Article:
I think it’s really wonderful that so many of us are going to spend this time together.  Despite its inconveniences and quite a few people expressed their dismay, at there being 3,000 people. They sort of thought they were going to have an intimate time with me and I actually was pretty amazed myself at this turn out. In fact, dumbfounded, but that this large group of people can gather together and mediate together and contemplate teachings that come from the intention of wanting to help the world at this time or any time.

The Shambhala teachings presented in the last ten years or so of his life and he died in 1987 were based on the fact that we could take our wish to be sane and open hearted people.  That we could take that wish that most of us have to be more sane and more kind and more open hearted, open minded but that we could do it in a very large global context of wanting to wake up, to wanting to be kinder, more sane, more open hearted and open minded so that we could help other people. So that we could reach out to the people that come into our lives, our family members and neighbors and coworkers or perhaps we feel inspired to enter a profession where we spend all of our time and energy trying to help in a more global or national level.

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Real Life Spirituality with Mark Matousek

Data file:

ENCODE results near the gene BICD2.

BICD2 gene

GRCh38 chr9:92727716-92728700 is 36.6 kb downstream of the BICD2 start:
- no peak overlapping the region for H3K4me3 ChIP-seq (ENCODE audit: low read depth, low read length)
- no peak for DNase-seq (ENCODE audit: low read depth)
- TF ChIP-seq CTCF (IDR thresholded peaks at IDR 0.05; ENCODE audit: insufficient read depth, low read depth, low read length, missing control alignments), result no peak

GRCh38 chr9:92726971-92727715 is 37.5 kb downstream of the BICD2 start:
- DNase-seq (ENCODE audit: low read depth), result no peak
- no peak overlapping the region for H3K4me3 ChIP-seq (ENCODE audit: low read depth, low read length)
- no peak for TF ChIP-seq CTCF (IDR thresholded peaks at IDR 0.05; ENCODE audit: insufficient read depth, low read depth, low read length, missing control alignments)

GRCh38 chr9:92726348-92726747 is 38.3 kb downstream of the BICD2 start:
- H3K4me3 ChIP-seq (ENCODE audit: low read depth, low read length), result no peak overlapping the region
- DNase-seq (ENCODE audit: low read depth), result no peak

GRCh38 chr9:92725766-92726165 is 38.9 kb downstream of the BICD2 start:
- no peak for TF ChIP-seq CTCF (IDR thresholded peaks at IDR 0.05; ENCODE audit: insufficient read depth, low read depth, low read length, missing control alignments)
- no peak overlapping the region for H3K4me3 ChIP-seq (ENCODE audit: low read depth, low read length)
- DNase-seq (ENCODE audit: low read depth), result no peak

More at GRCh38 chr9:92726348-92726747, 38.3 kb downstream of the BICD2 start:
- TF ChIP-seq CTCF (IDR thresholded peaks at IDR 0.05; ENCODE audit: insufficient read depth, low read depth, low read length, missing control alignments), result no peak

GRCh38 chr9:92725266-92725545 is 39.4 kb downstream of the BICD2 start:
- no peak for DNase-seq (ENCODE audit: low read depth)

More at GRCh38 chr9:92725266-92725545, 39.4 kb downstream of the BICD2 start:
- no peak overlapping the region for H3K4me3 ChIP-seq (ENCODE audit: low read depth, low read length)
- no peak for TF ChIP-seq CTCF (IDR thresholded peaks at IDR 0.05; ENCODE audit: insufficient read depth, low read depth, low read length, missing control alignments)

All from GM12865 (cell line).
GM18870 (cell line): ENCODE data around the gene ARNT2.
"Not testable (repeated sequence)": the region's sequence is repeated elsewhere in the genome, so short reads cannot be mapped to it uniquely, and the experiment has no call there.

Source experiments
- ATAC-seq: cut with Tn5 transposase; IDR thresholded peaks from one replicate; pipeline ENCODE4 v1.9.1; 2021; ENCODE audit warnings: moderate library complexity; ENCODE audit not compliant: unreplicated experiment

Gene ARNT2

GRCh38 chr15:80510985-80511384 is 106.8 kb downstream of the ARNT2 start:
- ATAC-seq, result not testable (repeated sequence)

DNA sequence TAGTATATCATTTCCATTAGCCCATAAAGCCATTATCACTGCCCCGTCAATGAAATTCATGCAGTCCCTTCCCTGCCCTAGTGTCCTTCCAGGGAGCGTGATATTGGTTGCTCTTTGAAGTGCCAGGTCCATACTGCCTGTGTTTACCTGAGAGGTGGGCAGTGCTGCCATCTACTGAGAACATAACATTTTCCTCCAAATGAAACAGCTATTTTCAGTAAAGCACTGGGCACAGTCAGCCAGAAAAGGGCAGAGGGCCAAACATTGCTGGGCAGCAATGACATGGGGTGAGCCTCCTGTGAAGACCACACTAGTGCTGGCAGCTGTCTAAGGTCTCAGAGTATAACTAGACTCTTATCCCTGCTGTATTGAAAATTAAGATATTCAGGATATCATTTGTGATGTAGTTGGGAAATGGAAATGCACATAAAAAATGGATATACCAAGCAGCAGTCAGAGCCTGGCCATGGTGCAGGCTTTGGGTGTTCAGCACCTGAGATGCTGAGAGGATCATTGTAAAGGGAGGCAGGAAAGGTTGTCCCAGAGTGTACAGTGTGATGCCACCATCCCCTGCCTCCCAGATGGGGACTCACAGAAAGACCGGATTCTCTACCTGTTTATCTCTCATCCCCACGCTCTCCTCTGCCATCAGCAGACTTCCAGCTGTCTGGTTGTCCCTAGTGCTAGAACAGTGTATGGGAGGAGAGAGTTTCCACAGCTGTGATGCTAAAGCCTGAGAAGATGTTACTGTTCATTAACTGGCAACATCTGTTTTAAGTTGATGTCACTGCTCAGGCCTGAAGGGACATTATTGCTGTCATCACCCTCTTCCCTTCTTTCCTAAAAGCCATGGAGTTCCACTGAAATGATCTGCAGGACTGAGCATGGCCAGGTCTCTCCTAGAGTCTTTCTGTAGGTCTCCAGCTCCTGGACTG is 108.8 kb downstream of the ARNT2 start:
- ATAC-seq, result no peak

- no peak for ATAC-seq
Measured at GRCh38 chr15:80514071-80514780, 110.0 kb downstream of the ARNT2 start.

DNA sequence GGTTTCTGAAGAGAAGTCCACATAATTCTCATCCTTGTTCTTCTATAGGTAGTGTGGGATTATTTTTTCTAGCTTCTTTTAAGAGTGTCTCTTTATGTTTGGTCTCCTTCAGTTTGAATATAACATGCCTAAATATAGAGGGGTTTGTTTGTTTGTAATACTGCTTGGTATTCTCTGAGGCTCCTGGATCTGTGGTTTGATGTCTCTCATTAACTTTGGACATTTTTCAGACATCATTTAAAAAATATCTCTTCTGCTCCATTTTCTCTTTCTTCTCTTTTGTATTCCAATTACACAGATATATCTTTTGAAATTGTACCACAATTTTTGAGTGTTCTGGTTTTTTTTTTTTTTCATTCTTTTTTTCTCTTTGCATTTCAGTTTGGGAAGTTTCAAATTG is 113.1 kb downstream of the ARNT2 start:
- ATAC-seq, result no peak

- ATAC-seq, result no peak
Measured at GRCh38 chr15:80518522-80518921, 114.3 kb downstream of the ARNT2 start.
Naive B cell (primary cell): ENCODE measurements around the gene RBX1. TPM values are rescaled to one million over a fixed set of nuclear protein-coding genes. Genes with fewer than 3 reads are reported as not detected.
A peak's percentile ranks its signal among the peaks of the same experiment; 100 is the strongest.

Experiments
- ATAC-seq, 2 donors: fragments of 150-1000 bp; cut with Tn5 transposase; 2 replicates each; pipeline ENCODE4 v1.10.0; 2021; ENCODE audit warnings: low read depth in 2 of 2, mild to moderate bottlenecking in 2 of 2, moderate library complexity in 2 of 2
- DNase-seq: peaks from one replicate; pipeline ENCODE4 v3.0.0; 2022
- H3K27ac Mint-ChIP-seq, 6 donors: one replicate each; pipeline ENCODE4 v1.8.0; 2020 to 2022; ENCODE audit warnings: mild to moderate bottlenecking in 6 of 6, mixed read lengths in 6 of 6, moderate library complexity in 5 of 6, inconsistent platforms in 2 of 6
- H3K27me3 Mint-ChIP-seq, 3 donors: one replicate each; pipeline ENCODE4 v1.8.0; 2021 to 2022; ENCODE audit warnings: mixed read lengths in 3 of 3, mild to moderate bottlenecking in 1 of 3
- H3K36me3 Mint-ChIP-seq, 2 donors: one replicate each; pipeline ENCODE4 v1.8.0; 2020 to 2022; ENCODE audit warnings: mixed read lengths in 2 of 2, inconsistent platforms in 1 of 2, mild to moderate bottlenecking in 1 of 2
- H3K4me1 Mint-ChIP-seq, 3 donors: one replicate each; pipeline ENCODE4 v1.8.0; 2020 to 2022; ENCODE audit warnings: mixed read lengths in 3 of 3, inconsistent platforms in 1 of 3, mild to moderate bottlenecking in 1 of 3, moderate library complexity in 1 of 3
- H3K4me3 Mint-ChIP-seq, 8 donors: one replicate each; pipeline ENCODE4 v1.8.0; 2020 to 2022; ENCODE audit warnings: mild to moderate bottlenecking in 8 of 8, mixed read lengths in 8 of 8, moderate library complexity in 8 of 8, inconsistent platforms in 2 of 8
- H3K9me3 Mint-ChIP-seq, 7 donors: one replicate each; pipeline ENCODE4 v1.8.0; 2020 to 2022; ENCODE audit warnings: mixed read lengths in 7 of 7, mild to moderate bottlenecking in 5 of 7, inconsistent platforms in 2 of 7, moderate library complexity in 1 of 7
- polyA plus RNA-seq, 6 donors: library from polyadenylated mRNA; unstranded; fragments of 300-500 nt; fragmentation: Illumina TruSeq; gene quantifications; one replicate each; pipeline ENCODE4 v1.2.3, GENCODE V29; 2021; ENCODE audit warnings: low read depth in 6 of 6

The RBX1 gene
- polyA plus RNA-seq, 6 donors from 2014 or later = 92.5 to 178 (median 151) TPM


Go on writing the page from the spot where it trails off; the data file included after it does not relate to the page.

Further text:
Today we have an excerpt from Real Life Spirituality with Mark Matousek.  He will focus on what it means to be a practicing spiritual person in the world, how we bring sacred values into our daily lives and how it challenges us.

I came up against this challenge first when I came back from India, after having spent time over there in ashrams and monasteries and my head was, you know, sort of full of all these spiritual ideas.  It wasn’t long after I came back that I realized I needed to learn to incorporate these ideas into the real world. I would talk to people about enlightenment and Satori and Nirvana and all these grand ideas.  They would look at me, not quite believing me, not quite understanding what I was talking about, until a friend finally said to me, “Do you mean kindness?” And when he said that, it was like a light went off, and I realized how diluted I was to think that spirituality was this grand thing, separate from the world. I was actually angry, feeling like nobody was understanding what I was trying to say until I got that, the truth is that I was misinterpreting what spirituality was about and separating it from everyday life.

So I realized that until I could understand that kindness was the essence of everything I had learned and leave behind all of this mystical language and these grand ideas, I wasn’t actually going to be able to live an integrated and balanced life as a spiritual person in the world. I didn’t really know what that would look like and what I came to realize is that being a householder is actually much harder than being a monastic, when it comes to bringing your spiritual values into day to day living. You know, it’s easy to have love for humanity when you’re sitting on a cushion in an ashram or in a monastery, but when you come out into the world and you start dealing with things like money and relationships and sex and career and ambition, all of a sudden it gets a lot more complicated, it gets a lot more challenging.